While cybersecurity should always be at the forefront of users’ minds when browsing the internet, it is never more critical than during the process of making online transactions.
The reassuring logos of debit and credit card providers is normally a sign that a site can be trusted to complete transactions securely, but there are several new services challenging the dominance of these traditional online payment methods.
Consumer behaviour on the high street has changed in recent years. In 2019, The Guardian reported that one in ten adults in the UK had predominantly cashless lives, driven by the rise of contactless payments. Wales has embraced this new technology much quicker than other areas of the UK, with around 70% of people in Wales opting to use contactless in 2018.
Around half of all debit card payments in the UK are now completed via contactless, with consumers attracted to the speed and ease of the transaction. Speed and ease of use might be two reasons why card payments have risen in person, but they are also contributing factors to the rising popularity of specialised online payment methods.
Just as contactless now outshines the chip and pin payment method, these online payment methods might become internet users’ service of choice.
After Visa and Mastercard, PayPal has become the third most prominent name in the online payment conversation. That strength of brand recognition has contributed to PayPal’s reputation as a swift and secure payment service, whether facilitating transactions between individuals or between consumer and vendor.
From fashion brands like ASOS and Topman to department stores like Argos and Debenhams, from streaming services like Netflix and Now TV to supermarkets like Iceland and Waitrose, PayPal stands alongside traditional online payment services in a range of places.
Many people prefer Neteller as an alternative to PayPal in some cases, drawn to Neteller’s two-step authentications and Secure IDs. This has seen Neteller embraced by the gaming community, where online payments are both common and crucial. This is particularly true of a slot machine casino online, as the success of an online slot is dependent on the ability to safely transfer funds.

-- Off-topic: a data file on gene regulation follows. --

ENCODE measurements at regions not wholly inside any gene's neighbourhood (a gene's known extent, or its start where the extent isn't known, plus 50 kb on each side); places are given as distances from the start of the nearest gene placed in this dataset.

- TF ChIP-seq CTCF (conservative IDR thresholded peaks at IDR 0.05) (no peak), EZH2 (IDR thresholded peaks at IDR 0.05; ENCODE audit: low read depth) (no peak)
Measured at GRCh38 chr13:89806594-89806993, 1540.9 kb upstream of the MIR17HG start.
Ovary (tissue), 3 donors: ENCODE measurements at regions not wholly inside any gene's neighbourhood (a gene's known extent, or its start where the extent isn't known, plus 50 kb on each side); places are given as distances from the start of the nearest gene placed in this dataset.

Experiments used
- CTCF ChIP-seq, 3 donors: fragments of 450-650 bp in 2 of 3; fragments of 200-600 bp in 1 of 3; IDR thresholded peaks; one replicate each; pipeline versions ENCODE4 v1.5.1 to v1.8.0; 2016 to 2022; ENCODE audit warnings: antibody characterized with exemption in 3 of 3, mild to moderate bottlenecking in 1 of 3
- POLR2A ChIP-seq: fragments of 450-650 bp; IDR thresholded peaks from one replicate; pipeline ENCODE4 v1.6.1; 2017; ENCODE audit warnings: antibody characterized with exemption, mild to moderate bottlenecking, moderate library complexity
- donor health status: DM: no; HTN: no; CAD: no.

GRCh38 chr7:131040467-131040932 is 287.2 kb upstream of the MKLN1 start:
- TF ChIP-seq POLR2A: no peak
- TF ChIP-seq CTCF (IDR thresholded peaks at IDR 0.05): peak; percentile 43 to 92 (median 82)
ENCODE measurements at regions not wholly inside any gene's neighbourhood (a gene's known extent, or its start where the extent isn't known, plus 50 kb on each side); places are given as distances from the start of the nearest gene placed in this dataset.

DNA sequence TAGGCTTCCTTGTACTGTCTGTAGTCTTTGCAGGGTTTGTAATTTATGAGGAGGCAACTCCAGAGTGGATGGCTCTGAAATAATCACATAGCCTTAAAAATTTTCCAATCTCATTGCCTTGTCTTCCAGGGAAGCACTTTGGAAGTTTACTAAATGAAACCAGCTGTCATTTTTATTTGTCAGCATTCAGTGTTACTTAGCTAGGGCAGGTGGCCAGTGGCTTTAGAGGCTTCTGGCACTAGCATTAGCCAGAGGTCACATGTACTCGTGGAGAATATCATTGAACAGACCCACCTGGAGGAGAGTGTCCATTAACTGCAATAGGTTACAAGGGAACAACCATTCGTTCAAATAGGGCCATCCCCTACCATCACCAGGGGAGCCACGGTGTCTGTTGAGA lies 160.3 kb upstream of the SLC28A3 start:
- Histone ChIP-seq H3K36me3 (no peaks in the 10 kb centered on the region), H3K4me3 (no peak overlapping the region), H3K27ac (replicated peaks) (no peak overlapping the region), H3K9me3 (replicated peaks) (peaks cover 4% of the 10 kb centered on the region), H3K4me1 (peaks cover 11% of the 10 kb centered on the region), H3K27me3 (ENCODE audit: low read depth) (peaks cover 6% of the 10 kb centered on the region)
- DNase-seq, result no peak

Neteller has been in operation since 2000 and once accounted for 85% of online casino transactions, so it has built a reputation as a reliable and trusted payment service. Its reach extends beyond iGaming, as it services many investing and marketing platforms, but the speed and simplicity of Neteller is what allows it to thrive in an online casino environment where users might make daily transactions.
If Neteller provides the main challenge to traditional payment methods at online gaming sites, then Klarna poses the biggest threat to established systems at e-commerce sites. Klarna’s business model is ‘buy now, pay later’, which allows consumers to tailor their payment schedule. A shopper can purchase products online, then employ Klarna to pay the merchant.
The consumer is then able to pay for those items at a later date, only accruing interest and fees if they fail to adhere to their payment schedule. Klarna therefore works in a similar fashion to a credit card, but it does so with greater personalisation and specifically in an e-commerce setting. This benefits vendors as well as buyers, as Klarna’s system discourages the shopping cart abandonment that occurred in around 70% of global online purchases last year.
Klarna in e-commerce, Neteller in gaming, and PayPal across a range of industries offer distinctive advantages to the user over traditional payment methods. Could the use of credit cards online one day seem as archaic as the completion of small chip and pin payments? With shoppers spending more money online, it is no surprise that specialist payment methods have developed in response to changing consumer behaviour.